Sweat beads acquired, I finished my run, stretched out my muscles and went about my regularly scheduled Saturday.  I’ve never felt that in order to reflect, I needed to sit in a room with other people and deprive myself of food and drink. I think that’s the introvert in me, partially. I suppose some people say that worship within organized religion is a form of nourishment, and for those who are satisfied by that, more power to them. Those concepts have always been foreign to me; instead I have always found sanctuary in nature, and increasingly through meditation.

Last year, at this time, my divorce was just about finalized. I had met someone new and wonderful who was willing to walk together with me in life, going so far as to drive 2000 miles to do so on a permanent basis. Since then, I’ve managed to carve out a new normal with the Man, the little monkey and myself. We occasionally hit some stumbling blocks, but we work through it. This blog has taken on a life that I never imagined I’d have the energy for, and it now provides me with much of the creative fuel I need to survive.  It is my hope that in reflecting daily, practicing compassion and forgiveness (for myself and others) daily, and asking for that in return, I am not only living a life that I can be proud of, but setting a good example for my daughter.

Yes, I think that’s good enough for this Jew(ish) chick.


By Joy

I'm 42, a remarried mom of an 8 year old girl and a toddler son, a teacher, and a writer. People tell me I tend to be brutally honest and ...tell it like it is, so I had hoped to use this outlet to keep me sane while I got used to my new life as a stay-at-home Mom back when I was home with my worked. And it's been therapeutic through the end of a marriage and the emergence of me...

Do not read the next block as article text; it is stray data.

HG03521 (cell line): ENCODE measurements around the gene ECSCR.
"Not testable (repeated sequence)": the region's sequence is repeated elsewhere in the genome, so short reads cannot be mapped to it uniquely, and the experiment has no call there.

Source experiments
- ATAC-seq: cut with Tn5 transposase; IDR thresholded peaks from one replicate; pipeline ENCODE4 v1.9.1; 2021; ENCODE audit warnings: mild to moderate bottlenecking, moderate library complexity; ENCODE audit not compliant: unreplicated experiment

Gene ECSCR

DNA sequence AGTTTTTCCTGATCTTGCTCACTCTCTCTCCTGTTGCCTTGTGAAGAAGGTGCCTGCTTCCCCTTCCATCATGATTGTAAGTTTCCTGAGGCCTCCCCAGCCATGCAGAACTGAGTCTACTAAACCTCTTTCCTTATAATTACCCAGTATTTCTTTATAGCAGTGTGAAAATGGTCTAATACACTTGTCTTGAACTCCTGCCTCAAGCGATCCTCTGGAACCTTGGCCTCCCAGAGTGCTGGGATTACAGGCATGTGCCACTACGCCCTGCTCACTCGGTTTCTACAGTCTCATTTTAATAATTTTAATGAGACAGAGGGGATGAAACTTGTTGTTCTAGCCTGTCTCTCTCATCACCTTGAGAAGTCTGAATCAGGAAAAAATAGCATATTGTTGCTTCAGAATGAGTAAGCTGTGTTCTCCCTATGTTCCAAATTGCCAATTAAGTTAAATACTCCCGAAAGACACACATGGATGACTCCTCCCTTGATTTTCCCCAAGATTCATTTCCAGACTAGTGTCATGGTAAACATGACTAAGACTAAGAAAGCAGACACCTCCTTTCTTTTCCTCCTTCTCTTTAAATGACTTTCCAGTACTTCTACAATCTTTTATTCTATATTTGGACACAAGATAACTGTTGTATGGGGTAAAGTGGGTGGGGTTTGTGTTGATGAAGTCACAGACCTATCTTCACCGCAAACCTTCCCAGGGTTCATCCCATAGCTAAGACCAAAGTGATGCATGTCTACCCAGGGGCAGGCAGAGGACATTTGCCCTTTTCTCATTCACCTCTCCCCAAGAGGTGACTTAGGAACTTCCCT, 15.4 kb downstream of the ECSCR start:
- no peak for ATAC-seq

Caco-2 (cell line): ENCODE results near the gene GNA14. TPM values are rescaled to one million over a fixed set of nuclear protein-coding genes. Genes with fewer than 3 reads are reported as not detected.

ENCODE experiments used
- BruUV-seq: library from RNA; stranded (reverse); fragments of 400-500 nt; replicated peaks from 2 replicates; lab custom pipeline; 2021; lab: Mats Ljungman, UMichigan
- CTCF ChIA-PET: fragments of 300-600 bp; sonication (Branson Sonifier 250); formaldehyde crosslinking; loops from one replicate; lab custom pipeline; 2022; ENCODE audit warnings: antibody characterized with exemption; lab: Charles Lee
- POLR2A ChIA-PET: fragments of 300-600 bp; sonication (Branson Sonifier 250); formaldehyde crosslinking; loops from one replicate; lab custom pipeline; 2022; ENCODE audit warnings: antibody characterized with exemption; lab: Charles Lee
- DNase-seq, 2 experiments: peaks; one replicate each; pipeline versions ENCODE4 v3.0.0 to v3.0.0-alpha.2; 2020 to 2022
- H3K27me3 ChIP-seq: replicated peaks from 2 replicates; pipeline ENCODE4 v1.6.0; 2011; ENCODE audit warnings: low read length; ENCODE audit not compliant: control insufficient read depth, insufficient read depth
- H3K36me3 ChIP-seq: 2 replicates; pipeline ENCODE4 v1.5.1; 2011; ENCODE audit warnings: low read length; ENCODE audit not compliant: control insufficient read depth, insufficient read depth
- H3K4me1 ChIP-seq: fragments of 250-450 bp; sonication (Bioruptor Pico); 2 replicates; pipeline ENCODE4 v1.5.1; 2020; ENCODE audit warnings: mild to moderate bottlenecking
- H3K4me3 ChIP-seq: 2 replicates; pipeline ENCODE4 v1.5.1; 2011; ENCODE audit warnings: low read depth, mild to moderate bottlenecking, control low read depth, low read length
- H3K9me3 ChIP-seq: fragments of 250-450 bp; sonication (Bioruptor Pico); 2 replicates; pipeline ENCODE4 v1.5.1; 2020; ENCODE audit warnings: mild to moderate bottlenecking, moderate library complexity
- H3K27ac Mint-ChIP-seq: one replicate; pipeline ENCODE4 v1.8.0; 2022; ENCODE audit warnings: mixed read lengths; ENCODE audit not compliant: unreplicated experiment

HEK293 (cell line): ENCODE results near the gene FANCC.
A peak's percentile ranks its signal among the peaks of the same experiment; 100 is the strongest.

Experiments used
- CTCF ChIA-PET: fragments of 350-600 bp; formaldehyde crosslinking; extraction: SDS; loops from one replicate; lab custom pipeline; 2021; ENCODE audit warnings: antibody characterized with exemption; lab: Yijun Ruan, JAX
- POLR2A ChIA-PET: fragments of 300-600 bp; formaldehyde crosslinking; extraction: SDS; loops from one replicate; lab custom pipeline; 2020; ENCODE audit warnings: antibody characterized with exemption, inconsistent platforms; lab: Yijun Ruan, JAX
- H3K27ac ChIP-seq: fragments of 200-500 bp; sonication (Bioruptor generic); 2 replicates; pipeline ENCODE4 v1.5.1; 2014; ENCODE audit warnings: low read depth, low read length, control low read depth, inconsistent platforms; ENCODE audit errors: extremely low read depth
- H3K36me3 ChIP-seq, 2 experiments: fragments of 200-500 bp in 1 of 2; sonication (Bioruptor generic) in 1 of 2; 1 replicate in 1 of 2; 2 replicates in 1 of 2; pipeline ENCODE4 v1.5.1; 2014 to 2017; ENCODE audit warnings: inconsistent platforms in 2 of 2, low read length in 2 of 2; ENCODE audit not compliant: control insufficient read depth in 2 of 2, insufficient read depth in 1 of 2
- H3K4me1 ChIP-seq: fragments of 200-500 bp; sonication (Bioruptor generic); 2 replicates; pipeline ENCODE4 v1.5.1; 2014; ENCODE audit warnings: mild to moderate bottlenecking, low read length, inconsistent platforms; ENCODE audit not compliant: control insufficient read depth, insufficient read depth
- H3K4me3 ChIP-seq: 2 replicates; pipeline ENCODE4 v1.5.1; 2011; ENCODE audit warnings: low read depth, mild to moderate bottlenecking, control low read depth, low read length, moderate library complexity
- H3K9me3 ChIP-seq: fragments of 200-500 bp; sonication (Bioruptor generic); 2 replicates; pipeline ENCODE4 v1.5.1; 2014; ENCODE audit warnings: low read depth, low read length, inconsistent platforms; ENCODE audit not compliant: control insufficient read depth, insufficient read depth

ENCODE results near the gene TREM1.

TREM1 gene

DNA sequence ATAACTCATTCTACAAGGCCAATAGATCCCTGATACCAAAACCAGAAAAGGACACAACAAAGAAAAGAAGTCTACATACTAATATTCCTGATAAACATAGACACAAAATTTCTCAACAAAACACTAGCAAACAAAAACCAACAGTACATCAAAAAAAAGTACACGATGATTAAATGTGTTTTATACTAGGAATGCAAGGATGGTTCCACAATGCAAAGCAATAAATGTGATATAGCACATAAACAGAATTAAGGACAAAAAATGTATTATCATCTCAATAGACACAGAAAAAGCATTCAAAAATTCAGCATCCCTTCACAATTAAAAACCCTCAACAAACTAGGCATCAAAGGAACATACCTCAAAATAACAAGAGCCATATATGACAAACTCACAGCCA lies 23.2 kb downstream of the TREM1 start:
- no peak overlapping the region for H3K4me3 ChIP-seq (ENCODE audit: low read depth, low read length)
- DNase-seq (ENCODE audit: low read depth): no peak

1. I really like your post Joy 🙂 I could relate to it somehow. When I was a kid, Kippur was nothing more to me that a day of starvation and non drinking, as you put it. Family is very open, but my grand parents on my Dad’s side were not. After all, my grand grand dad was a rabbi 😉 I guess I would have run away from the whole practice thing if I had not end up with an awesome non Jew. My family is so mixed, he is Christian although not practicing, we are currently living in a very Catholic country and my kids are a mix of it all. This year, after a really long time, I was happy to do Kippur actually, not to impose it on anyone, but just because it felt good to me to connect somehow with my roots. This time of year is the best : Divali with our Indian neighbors, Hannuka, Xmas, and eventually my Bday 😉 Chana Tova my dear, you are doing great, peace is wherever you are happy to be, and being gentle is an every day motto, would be too easy to make it only 1 day a year 😉 X

    1. Chana Tova to you too Estelea – thank you for such a meaningful comment! I am mixed as well – my father is Puerto Rican (some Catholic, some Pentecostal Christian). I think it is beneficial to see so many points of view growing up. Hugs to you in Cebu!

What's your 2 sense?

This site uses Akismet to reduce spam. Learn how your comment data is processed.